“There are two ways of spreading light: to be the candle or the mirror that reflects it.” — Edith Wharton
Can you believe we’re coming to the end of Summer in the Son — our online study of the Gospel of John? We’ve got just one week left! And wait til you hear what’s coming next… I’ll be sharing more soon!
If you missed it, be sure to check out Monday’s post, full of encouragement for tough times — 10 Reasons to Take Heart! And here’s our special VBS project for this week…
Fun Friday Craft:
We’ve been talking about the sweet fragrance of Christ — reading the Scriptures about how we carry that fragrance with us everywhere we go. (2 Corinthians 2:14) We also know that Jesus is the Light of the World, and we’re called to reflect His light. (John 8:12, Philippians 2:14-16)
So what could be better for this Fun Friday than a scented candle craft?
I found this idea on Pinterest and adapted it by adding color to the candles. I also made some interesting discoveries about the process that weren’t in the original instructions…. I’ll share them below.
The idea is to transform plain, ordinary, unscented tea lights into beautifully colored, scented candles. This is a just-for-fun thing — I don’t think it really saves money, because even the dollar store has scented tea lights now. It certainly doesn’t save time. But it is fascinating that you can do this… and it opens up all kinds of other creative possibilities!
— generic tea light candles
— candle warmer or coffee warmer (available at Walmart or Target or most craft stores for $4 or $5)
— scented oil (again, Walmart or Target — but more varieties at a craft store, $2-$7)
— crayons or wax dye (the craft store had wax dye, but I chose crayons because I was originally going to do this with my nephews and I thought they’d think it was cool — also crayons are also a lot cheaper! You don’t even need half of one.)
— glass jar to melt the candles in
The basic instructions are simple enough:
1. Take the tea lights out of their plastic or metal casings and remove the wicks.
2. Melt the candles in the glass jar on the candle warmer. The instructions I used said “approx 1 hour” — but see below.
3. As the wax turns to liquid, add a few drops of scented oil and some crayon shavings (or wax dye) and stir them together.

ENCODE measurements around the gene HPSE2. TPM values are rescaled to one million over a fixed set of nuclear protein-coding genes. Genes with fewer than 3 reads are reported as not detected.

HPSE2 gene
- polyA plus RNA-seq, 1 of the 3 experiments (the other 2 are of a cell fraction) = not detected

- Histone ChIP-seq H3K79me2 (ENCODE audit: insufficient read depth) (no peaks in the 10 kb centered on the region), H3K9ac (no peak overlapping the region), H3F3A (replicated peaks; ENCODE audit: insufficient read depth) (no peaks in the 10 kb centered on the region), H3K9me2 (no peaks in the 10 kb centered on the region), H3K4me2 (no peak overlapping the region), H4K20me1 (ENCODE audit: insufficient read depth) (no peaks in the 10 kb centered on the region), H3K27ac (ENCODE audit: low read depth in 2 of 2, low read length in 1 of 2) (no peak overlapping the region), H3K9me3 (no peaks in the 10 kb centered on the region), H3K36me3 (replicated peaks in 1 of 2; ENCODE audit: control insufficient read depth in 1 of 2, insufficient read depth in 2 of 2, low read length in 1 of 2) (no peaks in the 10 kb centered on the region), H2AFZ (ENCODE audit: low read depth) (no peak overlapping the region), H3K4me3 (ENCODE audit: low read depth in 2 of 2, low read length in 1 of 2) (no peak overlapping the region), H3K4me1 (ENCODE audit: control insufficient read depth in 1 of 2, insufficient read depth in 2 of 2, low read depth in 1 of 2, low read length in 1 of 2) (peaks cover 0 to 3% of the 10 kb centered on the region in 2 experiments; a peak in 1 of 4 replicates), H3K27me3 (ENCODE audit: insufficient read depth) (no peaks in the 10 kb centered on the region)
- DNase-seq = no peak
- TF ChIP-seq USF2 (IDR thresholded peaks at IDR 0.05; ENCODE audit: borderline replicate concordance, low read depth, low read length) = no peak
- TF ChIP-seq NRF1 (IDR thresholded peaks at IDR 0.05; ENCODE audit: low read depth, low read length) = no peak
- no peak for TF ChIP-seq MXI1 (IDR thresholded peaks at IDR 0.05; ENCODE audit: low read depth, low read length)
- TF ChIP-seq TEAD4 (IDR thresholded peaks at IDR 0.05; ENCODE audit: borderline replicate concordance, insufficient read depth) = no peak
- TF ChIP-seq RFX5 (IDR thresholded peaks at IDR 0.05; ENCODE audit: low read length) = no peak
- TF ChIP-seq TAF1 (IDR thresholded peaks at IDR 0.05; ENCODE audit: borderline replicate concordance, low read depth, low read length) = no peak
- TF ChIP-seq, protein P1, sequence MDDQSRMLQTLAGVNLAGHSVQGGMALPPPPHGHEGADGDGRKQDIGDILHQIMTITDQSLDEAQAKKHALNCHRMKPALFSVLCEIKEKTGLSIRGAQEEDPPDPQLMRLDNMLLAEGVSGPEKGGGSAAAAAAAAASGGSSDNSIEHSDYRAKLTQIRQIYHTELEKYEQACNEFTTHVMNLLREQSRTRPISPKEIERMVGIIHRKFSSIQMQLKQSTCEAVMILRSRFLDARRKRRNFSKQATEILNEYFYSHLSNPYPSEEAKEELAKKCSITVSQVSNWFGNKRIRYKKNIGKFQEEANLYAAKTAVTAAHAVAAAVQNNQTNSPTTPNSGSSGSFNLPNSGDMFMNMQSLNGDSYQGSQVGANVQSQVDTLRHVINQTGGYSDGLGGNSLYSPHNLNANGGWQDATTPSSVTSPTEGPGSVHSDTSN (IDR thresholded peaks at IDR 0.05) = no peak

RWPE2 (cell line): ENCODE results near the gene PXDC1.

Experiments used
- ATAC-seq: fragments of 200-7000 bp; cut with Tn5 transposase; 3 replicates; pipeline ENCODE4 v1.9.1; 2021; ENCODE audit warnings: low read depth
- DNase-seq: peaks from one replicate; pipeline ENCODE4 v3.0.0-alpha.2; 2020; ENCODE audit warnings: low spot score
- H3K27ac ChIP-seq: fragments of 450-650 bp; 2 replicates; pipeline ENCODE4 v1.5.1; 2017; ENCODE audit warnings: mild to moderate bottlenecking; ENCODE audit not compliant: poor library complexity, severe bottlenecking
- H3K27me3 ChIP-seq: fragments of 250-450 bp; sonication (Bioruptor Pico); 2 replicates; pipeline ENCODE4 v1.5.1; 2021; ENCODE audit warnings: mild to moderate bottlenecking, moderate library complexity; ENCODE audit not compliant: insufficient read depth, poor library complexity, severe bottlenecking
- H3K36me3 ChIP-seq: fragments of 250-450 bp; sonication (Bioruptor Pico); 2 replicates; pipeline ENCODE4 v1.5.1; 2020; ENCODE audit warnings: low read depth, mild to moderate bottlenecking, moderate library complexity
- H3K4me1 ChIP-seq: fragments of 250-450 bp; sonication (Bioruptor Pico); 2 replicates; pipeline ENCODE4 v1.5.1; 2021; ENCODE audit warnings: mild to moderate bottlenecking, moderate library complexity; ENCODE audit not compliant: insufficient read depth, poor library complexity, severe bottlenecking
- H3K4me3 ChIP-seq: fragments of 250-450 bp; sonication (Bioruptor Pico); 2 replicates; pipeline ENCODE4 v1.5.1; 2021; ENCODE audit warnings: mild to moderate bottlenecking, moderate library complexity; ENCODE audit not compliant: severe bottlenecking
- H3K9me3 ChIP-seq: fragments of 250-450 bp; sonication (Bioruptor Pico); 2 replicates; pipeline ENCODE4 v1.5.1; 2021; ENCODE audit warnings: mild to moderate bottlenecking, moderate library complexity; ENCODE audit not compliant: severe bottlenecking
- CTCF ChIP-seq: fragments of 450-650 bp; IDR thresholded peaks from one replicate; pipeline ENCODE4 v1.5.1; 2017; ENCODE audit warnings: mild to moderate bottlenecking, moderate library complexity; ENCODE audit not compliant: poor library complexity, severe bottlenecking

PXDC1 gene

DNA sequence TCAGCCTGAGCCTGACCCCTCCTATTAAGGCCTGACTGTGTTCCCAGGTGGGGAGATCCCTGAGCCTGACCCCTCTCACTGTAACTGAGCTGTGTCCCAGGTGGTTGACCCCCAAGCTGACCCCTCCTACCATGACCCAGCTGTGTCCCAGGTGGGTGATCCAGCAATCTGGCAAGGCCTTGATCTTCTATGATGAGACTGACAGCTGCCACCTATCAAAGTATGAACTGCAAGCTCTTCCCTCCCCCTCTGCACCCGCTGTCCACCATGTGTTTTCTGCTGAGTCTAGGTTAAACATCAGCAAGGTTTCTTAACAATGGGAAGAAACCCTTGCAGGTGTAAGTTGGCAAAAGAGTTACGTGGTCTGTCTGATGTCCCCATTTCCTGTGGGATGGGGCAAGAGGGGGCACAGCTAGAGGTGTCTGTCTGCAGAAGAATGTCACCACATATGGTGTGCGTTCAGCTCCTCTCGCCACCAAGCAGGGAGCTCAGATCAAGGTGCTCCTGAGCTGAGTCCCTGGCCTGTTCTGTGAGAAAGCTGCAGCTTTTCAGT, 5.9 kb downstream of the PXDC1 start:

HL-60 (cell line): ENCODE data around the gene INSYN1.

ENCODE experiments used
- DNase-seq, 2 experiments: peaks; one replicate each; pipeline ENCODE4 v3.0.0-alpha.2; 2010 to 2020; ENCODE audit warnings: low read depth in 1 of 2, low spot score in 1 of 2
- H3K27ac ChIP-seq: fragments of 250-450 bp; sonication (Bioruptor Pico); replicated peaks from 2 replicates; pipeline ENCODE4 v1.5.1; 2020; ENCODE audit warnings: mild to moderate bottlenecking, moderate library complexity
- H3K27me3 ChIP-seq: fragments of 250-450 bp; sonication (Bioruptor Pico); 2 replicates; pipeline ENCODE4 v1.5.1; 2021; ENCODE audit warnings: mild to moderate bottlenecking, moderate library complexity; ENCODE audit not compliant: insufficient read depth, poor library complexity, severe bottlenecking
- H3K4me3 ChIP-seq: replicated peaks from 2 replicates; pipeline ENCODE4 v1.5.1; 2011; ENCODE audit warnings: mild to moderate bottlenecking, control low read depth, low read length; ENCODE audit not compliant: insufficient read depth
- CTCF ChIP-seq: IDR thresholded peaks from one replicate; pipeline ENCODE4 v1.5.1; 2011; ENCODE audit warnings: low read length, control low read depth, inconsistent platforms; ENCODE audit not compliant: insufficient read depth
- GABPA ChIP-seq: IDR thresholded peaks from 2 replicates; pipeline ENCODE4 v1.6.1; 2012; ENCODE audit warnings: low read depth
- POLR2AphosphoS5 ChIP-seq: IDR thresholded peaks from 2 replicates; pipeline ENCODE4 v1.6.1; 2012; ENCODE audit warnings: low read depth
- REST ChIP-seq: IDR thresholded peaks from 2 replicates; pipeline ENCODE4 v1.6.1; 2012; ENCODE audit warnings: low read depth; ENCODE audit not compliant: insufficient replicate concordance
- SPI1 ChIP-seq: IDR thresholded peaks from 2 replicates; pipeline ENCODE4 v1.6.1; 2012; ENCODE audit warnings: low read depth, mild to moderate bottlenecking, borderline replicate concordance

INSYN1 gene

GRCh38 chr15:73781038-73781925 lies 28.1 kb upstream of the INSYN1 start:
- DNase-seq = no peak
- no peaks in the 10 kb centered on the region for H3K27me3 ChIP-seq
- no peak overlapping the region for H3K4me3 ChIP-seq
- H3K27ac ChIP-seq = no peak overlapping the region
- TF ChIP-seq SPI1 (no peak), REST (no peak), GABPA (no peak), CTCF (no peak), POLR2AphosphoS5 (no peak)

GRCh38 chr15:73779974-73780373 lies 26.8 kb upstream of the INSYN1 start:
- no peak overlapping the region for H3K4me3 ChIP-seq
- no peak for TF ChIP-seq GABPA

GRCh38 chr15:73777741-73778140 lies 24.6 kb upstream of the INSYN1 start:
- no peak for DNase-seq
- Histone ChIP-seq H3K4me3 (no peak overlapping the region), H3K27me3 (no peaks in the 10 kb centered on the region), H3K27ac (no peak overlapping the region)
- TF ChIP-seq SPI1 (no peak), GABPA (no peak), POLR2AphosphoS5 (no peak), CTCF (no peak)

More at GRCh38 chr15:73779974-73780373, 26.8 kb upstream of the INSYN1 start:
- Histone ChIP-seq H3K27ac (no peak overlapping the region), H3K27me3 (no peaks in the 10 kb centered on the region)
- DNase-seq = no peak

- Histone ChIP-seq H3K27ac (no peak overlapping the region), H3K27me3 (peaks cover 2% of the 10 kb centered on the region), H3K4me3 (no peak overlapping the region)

4. Then carefully pour the hot liquid back into the casings and let the candles cool. Voila!
I made my candles brown because my nephews had chosen the “gingerbread and maple syrup” fragrance oil at the craft store. Then they went to a Rays game with their dad instead of doing crafts with their Auntie in time for her to get her blog post up — though as it turned out, that may have been for the best. Next time, I’ll know to do a few things differently…
1. I could not figure out how to “simply” remove the wicks from the tea lights. When I pulled gently on the metal bases, they separated from the wicks — which were stuck in the wax. My solution was to start over with fresh candles, wait until the wax had melted some, and then fish the wicks out with tweezers. MESSY! It doesn’t help that brown isn’t the most appetizing color. Next time I’ll add the crayon shavings at the end. And choose a color that’s not … brown.
2. This is an hour and half into the process. I think it’s because I couldn’t find a wide-bottomed glass jar for the candles to melt in. The candle warmer does get very hot, but only the wax closest to the surface of the warmer turns to liquid. So you really need a wide base. I’d also consider cutting up the candles into chunks (more surface area) to speed up the process. If I was doing this with children, I’d want to have other activities planned for this time.
3. I was growing old, waiting for these silly things to melt — so I decided to help them along. I took the glass to the microwave and put it on medium power for about a minute or so (watching it carefully). That did the trick! I brought the glass back to the warmer, stirred the wax a few times — with a plastic coffee stirrer instead of the tweezers — made sure I was happy with the amount of scent and color, and then poured it over the wicks in the casings. Hooray!
It really is kind of cool to transform something like this… there are all kinds of teachable moments, if you’re doing it with kids (and even if you’re not!)… and it could be a great way to get the colors you want for a birthday party or baby shower or something :)
What do you think?